Most mornings I’m chasing my kids to the car and often forget to grab what food I pack for a meal, thus I find myself foraging for food at some eatery. Today, it was Daphne’s- California Greek. Why they changed the name to California Greek, I haven’t a clue. All the same, it’s food and it doesn’t come deep fried, fried, or have the potential of carrying E. coli. I walking and peruse the menu quickly consult MyFitnessPal: 638 calories. Ok so that means minus 100 for afternoon snack, carry the two…ok…approximately 360ish calories. (In my last few outings, I’ve discovered that on average my caloric intake per meal is about 360 on a sedentary day.) I scan the menu board again, squint to read the calories per item and start to piece together a meal of Lemon Chicken Soup, Fire-Roasted Vegetables (carrots and green beans mostly) and H2O with Lemon. Perfect and it’s only 280 calories. The best part yet was that my bill only came to $3.64 with tax!!!
I think I might try this…
I was reviewing my nutrient intake for this week thus far; I’m doing relatively ok, with one exception. My sodium and potassium ratio is off. Naturally!!! As I look at my swollen feet and ankles and wonder what the…? A number of factors come to mind, the weather, PMS, and then it dawns on me – that concept of the “Circle of Life” from my physiology class. “For every sodium flowing in the cell requires three potassium going out”. Yay, I have hypotonic ECF (extracellular fluid)!!! Something short of cramming my feet into my pair of Asics, lacing them up, and forcing the fluid to my ankles, I need to find some super foods of potassium to balance these two ions out. Researching…the natural answer would be bananas, they have 400 mg of K, but 14.4g of sugar. Not a solution. A quick Google search yielded sweet potatoes, orange juice, beet greens, potatoes, white beans, dates, yogurt, tomatoes, raisins and clams. Hmmm… Most of these have high sugar content. From this list, it looks like my only sources are sweet potatoes, potatoes, beet greens, white beans, and tomatoes.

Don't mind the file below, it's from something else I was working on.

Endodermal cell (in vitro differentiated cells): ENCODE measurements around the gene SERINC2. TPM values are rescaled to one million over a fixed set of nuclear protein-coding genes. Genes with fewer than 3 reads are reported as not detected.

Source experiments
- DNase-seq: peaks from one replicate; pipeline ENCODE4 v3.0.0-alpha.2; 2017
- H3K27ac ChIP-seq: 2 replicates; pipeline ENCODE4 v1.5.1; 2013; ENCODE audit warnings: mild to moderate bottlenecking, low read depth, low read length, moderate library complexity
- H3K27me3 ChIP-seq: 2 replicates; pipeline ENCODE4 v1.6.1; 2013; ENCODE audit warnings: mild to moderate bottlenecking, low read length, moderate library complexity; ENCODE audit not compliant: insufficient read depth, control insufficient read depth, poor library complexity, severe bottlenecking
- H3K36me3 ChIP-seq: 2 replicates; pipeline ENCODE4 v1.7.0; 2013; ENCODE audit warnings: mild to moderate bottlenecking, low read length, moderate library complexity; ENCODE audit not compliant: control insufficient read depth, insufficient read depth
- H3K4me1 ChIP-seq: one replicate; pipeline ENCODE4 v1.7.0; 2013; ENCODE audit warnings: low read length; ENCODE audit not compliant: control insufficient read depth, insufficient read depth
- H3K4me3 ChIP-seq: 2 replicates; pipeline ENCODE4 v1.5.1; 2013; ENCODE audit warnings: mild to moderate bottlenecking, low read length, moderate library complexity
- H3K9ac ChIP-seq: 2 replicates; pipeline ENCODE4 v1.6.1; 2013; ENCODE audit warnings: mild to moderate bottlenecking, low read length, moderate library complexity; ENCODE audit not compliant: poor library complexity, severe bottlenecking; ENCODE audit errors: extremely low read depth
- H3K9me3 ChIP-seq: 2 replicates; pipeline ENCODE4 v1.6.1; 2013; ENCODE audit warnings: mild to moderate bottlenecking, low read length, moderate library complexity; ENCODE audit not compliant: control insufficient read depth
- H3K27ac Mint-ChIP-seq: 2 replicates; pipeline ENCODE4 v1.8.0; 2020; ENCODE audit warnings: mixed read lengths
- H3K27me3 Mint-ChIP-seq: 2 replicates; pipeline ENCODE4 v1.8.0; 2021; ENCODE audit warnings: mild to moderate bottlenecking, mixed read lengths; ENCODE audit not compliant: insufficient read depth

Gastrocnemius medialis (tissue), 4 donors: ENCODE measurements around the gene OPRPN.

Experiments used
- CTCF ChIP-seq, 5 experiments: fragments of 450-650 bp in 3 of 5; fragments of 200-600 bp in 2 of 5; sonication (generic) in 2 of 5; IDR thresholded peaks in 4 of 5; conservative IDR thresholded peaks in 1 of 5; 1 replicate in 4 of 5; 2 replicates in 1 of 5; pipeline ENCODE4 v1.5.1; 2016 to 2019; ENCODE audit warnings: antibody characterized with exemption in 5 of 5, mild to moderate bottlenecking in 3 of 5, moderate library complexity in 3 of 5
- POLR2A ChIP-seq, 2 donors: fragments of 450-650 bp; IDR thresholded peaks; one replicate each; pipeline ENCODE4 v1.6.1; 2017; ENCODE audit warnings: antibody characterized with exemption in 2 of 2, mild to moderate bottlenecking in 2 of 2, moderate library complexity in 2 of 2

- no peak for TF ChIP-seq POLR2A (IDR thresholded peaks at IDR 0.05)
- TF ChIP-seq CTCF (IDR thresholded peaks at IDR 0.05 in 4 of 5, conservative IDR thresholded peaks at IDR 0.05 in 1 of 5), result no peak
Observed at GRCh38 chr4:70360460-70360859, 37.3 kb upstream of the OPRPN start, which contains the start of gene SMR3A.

According to MyFitnessPal, my caloric intake for a sedentary day is 1280. How this all breaks down in to meals and snacks doesn’t really matter to me. What does matter is the fact that by 3PM today, I was left with 307and maxed out my daily protein intake!!!! Stomach rumbles. Panic ensues. What AM I going to eat? Like a junkie, I take inventory of possibilities. The weight must come off. Muttering to myself, “this is what I get for not working out today”. I did do some strength training, entered it in my MyFitnessPal, but didn’t get caloric credit. Muscle recovery (calories used to repair muscle tissue) spans over days and is imprecise. 307, for dinner, that’s it! Doesn’t leave much options; vegetables – a salad, that will work. Now here I sit, three hours until a possible bedtime, knowing that I could be wake until midnight trying to relax my mind. Yep…Food Junkie.
I was looking through my bookshelves and realized I have never had the chance to read through this book; Dietetics for the Clinician. It was passed on to me when my grandfather had passed in late 2008. Since then, it has sat on my shelve next to all the other cookbooks I inherited from my grandmother, along with her prized Heloise’s Housekeeping Hint.